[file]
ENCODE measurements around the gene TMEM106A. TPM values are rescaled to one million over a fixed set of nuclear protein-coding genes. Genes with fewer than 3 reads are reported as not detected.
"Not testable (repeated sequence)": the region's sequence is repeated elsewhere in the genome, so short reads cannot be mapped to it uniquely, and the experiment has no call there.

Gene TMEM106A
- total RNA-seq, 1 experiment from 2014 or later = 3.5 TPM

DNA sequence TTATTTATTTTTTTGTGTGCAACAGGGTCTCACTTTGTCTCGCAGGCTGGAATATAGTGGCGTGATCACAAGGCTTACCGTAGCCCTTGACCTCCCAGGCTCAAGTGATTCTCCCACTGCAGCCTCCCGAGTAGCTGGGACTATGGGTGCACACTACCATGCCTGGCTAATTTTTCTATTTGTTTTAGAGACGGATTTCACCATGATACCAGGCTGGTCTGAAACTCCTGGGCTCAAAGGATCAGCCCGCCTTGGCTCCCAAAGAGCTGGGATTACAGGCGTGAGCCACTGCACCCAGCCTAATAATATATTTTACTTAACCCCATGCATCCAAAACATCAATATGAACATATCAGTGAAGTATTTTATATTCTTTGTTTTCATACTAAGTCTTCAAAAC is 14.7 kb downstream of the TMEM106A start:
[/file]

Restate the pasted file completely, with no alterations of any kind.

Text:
ENCODE measurements around the gene TMEM106A. TPM values are rescaled to one million over a fixed set of nuclear protein-coding genes. Genes with fewer than 3 reads are reported as not detected.
"Not testable (repeated sequence)": the region's sequence is repeated elsewhere in the genome, so short reads cannot be mapped to it uniquely, and the experiment has no call there.

Gene TMEM106A
- total RNA-seq, 1 experiment from 2014 or later = 3.5 TPM

DNA sequence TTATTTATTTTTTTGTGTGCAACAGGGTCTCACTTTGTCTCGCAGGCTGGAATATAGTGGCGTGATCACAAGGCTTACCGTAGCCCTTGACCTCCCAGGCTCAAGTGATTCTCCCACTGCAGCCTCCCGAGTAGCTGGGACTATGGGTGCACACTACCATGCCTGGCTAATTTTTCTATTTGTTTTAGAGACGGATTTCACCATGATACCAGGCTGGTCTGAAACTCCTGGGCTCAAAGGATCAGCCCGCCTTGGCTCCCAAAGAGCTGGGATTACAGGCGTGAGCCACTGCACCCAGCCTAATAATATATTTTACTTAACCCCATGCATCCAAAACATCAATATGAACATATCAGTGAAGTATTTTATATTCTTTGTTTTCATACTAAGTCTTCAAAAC is 14.7 kb downstream of the TMEM106A start: